I like the subtitle of my just-released "Outrage: Salem's U.S. Bank tree killings" report.
The true story of how City officials and the bank president cut down five large, healthy, beautiful downtown trees for no good reason, and misled citizens about why they did it.
The highly readable report is based on new information I got about this debacle after forking out $726.61 for public record requests that reveal for the first time how truly outrageous the tree killings were.
Download Outrage - Salem's U.S. Bank tree killings (1.5 MB PDF file)
These trees were entirely innocent. They weren't diseased. The sidewalk wasn't being damaged by them. They could have been pruned rather than killed. The City of Salem's own tree expert and its Shade Tree Advisory Committee said so repeatedly. As did arborists and dozens of concerned citizens who loved the five State Street trees and wanted them saved.
When you read the "10 reasons to be outraged by how this stump came to be" in my report, you'll understand why I called the report what I did: Outrage.
Whether or not you live in Salem, Oregon, if you care about ethical government, trees, the environment, urban livability -- or just enjoy a tale of special interest deal-making gone wild -- you need to read the 18 page report.
Download Outrage - Salem's U.S. Bank tree killings
This is a case study of how city government shouldn't work.
Here the Public Works Director, Peter Fernandez, ignored the law, facts, expert advice, advisory committee recommendations, and lots of public testimony so he could keep a back-room verbal promise to the U.S. Bank president, Ryan Allbritton, to cut the five large, healthy, beautiful trees down.
The extra-legal promise itself is bad enough. Worse, Fernandez made that promise two years before the bank started the required process of filing an application to remove the trees.
Even so, Public Works Director Fernandez was all set to order that the trees be pruned, rather than removed, until bank president Allbritton reminded him of that "just between us" deal they'd made together. It didn't matter that Albritton was unable to give a single coherent reason why the trees needed to be killed.
After Fernandez spoke with the bank president, everything changed.
Allbritton got an unusual second chance to argue his extremely flimsy tree-killing case. He lobbied city councilors, who weren't bothered by Allbritton's mention of the verbal promise.
Maybe because this is the way the City of Salem habitually does things under its current leadership -- working out deals with special interests behind the scenes, then going through a show of holding public hearings and issuing a formal decision.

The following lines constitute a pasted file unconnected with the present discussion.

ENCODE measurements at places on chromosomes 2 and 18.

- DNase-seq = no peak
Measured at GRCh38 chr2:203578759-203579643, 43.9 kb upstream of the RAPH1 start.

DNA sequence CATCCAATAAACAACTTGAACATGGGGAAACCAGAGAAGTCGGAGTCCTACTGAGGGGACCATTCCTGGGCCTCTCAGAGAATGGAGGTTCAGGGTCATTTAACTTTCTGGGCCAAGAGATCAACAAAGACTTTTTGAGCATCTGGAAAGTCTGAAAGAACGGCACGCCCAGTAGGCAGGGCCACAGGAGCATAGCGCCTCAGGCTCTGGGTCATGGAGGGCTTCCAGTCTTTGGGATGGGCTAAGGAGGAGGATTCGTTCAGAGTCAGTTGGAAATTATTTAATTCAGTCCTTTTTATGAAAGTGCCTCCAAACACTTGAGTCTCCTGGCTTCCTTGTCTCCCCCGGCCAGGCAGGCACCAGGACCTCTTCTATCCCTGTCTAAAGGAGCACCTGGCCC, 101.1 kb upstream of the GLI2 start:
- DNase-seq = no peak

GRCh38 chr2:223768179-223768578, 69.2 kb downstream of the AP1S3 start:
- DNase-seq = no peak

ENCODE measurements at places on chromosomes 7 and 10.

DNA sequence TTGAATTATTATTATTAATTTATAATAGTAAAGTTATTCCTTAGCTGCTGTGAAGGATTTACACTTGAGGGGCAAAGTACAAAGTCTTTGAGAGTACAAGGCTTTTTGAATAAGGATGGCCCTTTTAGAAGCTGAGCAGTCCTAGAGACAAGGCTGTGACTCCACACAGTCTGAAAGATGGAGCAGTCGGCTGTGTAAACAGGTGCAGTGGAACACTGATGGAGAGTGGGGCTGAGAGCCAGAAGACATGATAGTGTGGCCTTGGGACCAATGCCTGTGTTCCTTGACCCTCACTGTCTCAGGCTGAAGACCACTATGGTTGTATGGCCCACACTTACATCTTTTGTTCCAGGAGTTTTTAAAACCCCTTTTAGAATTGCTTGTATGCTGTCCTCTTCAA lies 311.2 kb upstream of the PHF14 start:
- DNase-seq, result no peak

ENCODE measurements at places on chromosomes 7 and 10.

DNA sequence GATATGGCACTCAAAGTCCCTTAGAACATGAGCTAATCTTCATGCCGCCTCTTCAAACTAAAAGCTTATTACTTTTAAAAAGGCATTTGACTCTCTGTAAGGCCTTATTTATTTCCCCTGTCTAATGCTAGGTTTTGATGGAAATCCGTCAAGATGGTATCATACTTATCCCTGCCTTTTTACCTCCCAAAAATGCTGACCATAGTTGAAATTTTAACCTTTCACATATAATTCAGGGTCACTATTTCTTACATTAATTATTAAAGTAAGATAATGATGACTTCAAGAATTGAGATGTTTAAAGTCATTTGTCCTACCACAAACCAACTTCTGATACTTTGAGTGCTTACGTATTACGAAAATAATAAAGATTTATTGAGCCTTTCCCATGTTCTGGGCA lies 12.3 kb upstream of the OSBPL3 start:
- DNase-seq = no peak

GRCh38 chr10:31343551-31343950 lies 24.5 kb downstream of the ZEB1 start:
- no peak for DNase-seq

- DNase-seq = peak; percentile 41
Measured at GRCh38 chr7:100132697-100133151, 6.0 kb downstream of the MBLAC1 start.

Like I say throughout the report, outrageous. There's more juicy details in the 18 pages, of course.
The report includes an opinion letter from my land use and environmental law attorney which demolishes (1) Public Works Director Fernandez' false claim that he was obligated by an ordinance to allow the trees to be cut down, and (2) the repeated inaccurate assertion by City staff that Fernandez' decision couldn't be appealed.
Feel free to leave comments or questions about my report. See "Comments" below. Or you can email me.
In the Conclusion section, I say:
This is no way to run city government.
It isn’t a liberal or a conservative issue. Democrats, Republicans, and independents should be equally outraged when important decisions are made by officials that are at odds with facts, the law, citizen values, and the broad public interest.
Currently revisions to Salem’s tree ordinance are being considered. Hopefully ordinance changes will ensure that indefensible tree removal decisions like the one described in this report never will happen again.
However, City government carries on.
City officials will be making other decisions that affect Salem’s pocketbook, well-being, economic development, and quality of life. Changes have to be made at City Hall. Business as usual means more bad decisions like the U.S. Bank tree removal debacle.
Citizens shouldn’t have to spend $726.61, like I did, to learn why and how local appointed and elected officials are making important public policy decisions. Salem’s City government should be open, transparent, and responsive to the broad public interest, not narrow special interests.
Update: I did a 29 minute interview about the U.S. Bank tree killings on Ken Adam's "Valley View" program. Have a look. Ken asked good questions and I feel like my answers were pretty damn good also.